Major John F. O'Grady at the Takhli Royal Thai Air...

Major John F. O'Grady at the Takhli Royal Thai Air Force Base, located in Central Thailand. (March, 1967) Credit: Handout

U.S. officials in Vietnam have suspended their search for the remains of a missing Air Force pilot from New Hyde Park out of concern for the safety of his daughter who traveled to his presumed grave site on her own, a U.S. military spokeswoman said Thursday.

U.S. personnel took steps to protect the site in Quang Binh province so that the excavation for the remains of Maj. John O'Grady could resume later, said Capt. Jamie Dobson, with the Joint POW/MIA Accounting Command in Hawaii, known as JPAC.

"The decision was made by the commander to defuse the situation out of concern for the safety and well-being of the family member," Dobson said, without elaboration. She noted that so far no remains had been found.

O'Grady's daughter Patricia, 59, traveled last weekend to the presumed grave site without coordinating her trip with U.S. and Vietnamese officials. Her trip was the subject of a Newsday story on Tuesday.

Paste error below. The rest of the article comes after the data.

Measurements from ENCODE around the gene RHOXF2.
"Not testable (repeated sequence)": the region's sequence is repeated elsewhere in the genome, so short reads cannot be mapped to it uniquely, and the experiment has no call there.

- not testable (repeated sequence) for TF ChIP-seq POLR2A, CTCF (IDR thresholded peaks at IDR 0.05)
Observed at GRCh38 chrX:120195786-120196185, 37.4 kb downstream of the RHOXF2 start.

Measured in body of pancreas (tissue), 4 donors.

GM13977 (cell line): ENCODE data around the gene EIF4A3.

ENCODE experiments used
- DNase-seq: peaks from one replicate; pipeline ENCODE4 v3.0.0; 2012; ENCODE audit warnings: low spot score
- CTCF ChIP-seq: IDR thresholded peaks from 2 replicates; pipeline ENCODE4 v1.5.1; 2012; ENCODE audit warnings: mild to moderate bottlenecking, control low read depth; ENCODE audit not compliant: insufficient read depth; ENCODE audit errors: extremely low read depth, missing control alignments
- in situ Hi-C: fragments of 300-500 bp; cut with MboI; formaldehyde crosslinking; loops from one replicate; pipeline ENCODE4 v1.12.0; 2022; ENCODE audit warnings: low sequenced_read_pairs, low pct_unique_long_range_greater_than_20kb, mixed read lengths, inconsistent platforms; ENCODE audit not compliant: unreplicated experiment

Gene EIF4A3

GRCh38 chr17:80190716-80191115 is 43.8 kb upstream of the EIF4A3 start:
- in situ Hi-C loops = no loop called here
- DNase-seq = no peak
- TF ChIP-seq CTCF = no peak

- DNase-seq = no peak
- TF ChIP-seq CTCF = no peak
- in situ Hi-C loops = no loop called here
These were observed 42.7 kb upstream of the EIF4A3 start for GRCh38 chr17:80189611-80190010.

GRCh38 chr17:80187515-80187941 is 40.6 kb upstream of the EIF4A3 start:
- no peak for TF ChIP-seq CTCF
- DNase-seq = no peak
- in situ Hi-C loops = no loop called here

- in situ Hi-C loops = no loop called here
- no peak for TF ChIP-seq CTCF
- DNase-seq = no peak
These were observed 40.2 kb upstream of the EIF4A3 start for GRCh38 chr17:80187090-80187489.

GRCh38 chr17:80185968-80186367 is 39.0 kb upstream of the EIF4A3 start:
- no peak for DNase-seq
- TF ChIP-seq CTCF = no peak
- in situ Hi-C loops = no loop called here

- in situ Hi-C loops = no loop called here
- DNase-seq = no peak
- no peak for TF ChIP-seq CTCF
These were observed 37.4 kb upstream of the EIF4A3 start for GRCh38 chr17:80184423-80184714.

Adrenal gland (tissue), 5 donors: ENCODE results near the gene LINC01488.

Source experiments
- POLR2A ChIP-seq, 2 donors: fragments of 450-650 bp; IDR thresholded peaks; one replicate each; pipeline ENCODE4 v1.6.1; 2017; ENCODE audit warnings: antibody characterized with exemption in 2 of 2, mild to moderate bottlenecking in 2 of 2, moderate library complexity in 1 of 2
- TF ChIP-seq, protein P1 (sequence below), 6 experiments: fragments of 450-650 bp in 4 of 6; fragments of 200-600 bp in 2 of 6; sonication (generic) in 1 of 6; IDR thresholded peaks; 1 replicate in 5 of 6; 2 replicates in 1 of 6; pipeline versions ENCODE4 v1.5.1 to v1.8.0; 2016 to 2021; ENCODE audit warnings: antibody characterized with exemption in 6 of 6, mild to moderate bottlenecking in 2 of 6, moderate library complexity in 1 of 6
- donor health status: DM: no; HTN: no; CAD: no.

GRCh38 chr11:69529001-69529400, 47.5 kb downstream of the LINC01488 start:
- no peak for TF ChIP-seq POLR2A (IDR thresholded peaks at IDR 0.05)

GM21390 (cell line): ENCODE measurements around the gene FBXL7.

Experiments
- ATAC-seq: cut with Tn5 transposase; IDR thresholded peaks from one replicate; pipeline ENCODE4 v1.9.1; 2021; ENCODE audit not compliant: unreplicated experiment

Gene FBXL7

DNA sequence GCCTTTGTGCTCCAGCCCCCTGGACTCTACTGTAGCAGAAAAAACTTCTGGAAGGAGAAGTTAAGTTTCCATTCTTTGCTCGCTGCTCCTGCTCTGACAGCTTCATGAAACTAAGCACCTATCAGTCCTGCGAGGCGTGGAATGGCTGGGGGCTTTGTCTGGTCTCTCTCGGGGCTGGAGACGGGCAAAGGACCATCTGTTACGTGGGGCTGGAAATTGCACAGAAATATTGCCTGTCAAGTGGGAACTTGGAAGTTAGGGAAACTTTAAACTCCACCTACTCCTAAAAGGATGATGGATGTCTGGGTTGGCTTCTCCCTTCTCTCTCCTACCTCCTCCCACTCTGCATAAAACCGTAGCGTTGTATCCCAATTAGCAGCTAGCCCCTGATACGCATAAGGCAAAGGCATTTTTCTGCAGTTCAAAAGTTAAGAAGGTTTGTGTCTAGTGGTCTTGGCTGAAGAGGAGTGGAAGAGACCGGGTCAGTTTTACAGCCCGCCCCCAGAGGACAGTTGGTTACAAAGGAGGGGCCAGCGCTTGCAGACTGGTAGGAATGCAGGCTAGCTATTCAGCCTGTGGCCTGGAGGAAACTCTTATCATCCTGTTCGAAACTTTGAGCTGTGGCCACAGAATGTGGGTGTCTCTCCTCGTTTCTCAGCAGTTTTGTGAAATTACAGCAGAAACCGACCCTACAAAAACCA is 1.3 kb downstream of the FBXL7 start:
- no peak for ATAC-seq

In telephone calls and emails, Patricia O'Grady, who lives in Tampa, Fla., said she has been at odds with Vietnamese officials since her arrival. She said that she had been threatened with arrest and deportation but has been left alone as of late Thursday and is staying with ethnic tribal people in the village of Y Lenh. The hilly area is near the border with Laos.

"This claim is a red herring and not true," scoffed O'Grady in an email about the government's professed concerns about her safety. "Every man, woman, child, dog, chicken, and cow in the village roams the site freely. I am staying in a village house with a three year old. So what is the danger to me exactly?"

O'Grady said she has been concerned that the excavation would miss the spot that two former North Vietnamese soldiers said was where they buried her father, who had died after crashing during a bombing mission, in April 1967.

"We are aware of the issue and the embassy in Hanoi is actively engaged to resolve the situation," said a spokeswoman for the U.S. Department of State.

Florida Sen. Bill Nelson, a Democrat, has been working to see whether O'Grady can receive a full briefing on the excavation and remain in Vietnam at least through Memorial Day, a spokesman said.

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